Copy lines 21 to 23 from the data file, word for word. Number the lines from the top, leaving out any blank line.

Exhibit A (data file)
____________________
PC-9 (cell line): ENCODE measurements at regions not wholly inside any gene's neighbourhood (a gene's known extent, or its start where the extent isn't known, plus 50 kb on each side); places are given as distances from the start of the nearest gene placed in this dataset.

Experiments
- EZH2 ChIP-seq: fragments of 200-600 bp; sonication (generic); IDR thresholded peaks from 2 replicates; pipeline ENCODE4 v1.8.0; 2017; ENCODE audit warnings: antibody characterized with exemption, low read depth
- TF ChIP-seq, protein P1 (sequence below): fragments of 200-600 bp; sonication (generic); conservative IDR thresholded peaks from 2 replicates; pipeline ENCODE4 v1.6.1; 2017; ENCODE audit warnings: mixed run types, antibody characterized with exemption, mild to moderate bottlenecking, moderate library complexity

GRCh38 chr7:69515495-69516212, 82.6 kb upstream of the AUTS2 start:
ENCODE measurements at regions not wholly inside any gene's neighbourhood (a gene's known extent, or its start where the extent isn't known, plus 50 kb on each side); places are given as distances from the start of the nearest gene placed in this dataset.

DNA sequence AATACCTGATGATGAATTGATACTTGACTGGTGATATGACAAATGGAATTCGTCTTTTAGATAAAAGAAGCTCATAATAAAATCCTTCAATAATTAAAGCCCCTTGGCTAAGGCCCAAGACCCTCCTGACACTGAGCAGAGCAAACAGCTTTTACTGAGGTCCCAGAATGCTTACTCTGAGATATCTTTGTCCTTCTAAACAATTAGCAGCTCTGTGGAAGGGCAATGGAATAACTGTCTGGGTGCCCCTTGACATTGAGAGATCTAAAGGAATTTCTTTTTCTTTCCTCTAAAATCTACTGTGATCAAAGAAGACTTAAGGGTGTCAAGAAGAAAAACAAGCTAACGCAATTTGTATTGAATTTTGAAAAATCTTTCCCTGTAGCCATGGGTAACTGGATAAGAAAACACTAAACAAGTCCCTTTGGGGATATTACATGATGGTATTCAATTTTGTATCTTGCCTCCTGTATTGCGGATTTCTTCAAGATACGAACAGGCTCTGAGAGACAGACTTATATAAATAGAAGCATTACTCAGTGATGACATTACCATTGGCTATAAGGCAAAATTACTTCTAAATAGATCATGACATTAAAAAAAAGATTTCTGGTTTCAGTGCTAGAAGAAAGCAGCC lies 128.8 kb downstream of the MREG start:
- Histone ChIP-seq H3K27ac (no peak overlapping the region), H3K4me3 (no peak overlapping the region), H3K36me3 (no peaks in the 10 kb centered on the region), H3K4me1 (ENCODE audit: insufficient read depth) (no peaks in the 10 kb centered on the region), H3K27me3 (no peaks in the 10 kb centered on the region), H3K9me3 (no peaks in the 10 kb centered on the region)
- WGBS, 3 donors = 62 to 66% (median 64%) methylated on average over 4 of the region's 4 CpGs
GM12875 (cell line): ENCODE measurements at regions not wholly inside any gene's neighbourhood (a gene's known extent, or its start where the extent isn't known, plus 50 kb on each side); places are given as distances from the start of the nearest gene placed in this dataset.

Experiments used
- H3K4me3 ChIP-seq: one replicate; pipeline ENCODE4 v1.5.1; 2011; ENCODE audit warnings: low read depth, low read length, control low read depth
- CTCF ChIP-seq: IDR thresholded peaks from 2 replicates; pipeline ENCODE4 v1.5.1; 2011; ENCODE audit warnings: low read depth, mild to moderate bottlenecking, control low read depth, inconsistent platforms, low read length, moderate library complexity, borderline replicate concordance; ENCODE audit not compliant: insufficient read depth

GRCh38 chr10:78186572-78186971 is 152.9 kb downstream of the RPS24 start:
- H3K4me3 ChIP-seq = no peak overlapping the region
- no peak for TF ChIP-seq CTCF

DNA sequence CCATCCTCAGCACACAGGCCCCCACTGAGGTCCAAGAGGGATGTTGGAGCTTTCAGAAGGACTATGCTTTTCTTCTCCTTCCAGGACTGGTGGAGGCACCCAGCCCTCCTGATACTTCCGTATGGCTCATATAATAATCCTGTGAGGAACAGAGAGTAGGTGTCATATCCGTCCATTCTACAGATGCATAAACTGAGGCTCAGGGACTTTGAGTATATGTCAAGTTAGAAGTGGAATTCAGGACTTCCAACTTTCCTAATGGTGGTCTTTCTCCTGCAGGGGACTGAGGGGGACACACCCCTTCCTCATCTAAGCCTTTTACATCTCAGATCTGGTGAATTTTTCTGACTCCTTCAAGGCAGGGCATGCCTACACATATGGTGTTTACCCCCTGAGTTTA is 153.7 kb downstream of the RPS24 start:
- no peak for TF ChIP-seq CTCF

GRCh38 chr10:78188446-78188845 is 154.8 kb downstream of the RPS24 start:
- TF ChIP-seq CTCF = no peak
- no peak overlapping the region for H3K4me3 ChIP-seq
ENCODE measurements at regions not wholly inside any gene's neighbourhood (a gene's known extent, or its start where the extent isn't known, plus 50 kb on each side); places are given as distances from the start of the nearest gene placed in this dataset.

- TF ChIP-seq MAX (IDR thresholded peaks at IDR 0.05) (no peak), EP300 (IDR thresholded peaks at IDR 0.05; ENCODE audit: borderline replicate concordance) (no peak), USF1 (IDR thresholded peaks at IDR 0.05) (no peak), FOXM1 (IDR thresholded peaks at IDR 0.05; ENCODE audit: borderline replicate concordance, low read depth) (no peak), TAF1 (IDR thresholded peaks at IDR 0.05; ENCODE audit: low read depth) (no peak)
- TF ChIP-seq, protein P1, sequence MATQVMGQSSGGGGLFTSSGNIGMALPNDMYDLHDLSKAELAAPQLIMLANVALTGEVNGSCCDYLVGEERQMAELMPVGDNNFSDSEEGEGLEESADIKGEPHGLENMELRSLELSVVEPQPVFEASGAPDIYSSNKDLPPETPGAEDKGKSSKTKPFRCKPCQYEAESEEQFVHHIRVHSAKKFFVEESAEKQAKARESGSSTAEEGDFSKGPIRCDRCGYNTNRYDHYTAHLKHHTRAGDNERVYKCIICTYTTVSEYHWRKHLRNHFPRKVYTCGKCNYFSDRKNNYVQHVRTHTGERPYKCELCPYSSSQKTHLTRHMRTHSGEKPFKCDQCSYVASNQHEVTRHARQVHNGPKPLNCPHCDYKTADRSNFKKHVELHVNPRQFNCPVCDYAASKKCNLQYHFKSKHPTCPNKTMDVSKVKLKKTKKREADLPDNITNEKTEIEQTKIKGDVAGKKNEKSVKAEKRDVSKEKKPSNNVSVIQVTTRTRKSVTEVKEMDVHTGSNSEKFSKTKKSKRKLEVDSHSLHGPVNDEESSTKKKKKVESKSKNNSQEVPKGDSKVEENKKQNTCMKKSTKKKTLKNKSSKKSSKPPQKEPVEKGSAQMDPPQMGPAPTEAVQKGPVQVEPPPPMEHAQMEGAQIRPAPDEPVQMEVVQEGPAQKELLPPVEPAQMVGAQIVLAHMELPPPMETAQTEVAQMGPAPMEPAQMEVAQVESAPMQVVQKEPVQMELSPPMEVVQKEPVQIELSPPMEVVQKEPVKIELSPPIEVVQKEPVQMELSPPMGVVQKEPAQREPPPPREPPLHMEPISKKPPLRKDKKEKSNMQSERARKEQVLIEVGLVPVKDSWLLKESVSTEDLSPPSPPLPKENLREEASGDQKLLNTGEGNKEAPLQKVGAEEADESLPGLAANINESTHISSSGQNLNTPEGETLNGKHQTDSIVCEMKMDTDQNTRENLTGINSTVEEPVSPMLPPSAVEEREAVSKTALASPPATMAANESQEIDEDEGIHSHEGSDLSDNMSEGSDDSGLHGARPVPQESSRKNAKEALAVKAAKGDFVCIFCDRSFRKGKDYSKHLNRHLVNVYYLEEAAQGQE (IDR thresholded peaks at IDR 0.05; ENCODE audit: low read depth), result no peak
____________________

- no peak overlapping the region for H3K4me3 ChIP-seq
ENCODE measurements at regions not wholly inside any gene's neighbourhood (a gene's known extent, or its start where the extent isn't known, plus 50 kb on each side); places are given as distances from the start of the nearest gene placed in this dataset.

- TF ChIP-seq MAX (IDR thresholded peaks at IDR 0.05) (no peak), EP300 (IDR thresholded peaks at IDR 0.05; ENCODE audit: borderline replicate concordance) (no peak), USF1 (IDR thresholded peaks at IDR 0.05) (no peak), FOXM1 (IDR thresholded peaks at IDR 0.05; ENCODE audit: borderline replicate concordance, low read depth) (no peak), TAF1 (IDR thresholded peaks at IDR 0.05; ENCODE audit: low read depth) (no peak)